Coming from the Greek 'same-sounding'.
Literally, voices or instruments sounding together. The term, which originally applied to unison singing (for which monophony is now preferred), signifies part-writing in which there is a clear distinction between melody and accompanying harmony or in which all the parts move in the same rhythm (chordal style), as opposed to polyphonic treatment in which parts may move independently.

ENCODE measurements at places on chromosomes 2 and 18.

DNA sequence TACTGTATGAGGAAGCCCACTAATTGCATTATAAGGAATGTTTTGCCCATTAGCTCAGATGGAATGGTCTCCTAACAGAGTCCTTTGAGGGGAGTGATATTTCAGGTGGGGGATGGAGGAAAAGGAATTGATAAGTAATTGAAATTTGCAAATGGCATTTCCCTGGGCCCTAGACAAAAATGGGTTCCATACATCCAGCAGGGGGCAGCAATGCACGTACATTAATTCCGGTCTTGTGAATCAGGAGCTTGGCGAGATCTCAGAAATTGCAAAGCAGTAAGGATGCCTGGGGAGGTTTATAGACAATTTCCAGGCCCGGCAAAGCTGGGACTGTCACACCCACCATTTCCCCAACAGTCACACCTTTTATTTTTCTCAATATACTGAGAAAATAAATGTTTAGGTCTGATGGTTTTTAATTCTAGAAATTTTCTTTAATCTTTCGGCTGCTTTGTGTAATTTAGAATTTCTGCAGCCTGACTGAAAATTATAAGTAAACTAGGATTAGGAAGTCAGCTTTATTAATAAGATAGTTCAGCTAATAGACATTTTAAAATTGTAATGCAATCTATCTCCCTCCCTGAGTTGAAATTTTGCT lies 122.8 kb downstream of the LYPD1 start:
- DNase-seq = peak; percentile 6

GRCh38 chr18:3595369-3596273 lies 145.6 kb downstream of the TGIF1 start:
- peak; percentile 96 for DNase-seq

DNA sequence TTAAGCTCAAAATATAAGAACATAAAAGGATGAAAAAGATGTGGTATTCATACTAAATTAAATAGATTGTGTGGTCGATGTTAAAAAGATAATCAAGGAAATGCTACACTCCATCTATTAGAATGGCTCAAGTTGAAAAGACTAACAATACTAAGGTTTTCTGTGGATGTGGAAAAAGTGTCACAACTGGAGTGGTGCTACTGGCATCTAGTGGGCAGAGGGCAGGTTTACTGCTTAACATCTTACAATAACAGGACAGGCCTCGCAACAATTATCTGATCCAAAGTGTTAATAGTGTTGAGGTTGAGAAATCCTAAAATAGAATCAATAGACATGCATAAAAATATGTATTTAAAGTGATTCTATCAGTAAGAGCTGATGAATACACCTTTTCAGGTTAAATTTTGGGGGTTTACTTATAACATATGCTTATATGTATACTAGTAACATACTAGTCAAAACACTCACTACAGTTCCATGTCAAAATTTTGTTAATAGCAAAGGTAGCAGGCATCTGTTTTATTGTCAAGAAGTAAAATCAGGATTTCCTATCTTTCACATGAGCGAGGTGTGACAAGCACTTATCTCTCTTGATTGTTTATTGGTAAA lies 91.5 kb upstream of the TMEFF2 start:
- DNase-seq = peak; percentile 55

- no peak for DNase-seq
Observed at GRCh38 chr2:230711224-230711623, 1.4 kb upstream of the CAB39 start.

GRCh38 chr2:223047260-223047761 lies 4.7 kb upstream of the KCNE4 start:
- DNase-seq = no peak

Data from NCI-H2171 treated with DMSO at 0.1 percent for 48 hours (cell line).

Ho*moph"o*ny (?), n. [Gr. : cf. F. homophonie.]


Sameness of sound.

2. Mus. (a)

Sameness of sound; unison.


Plain harmony, as opposed to polyphony. See Homophonous.


© Webster 1913.

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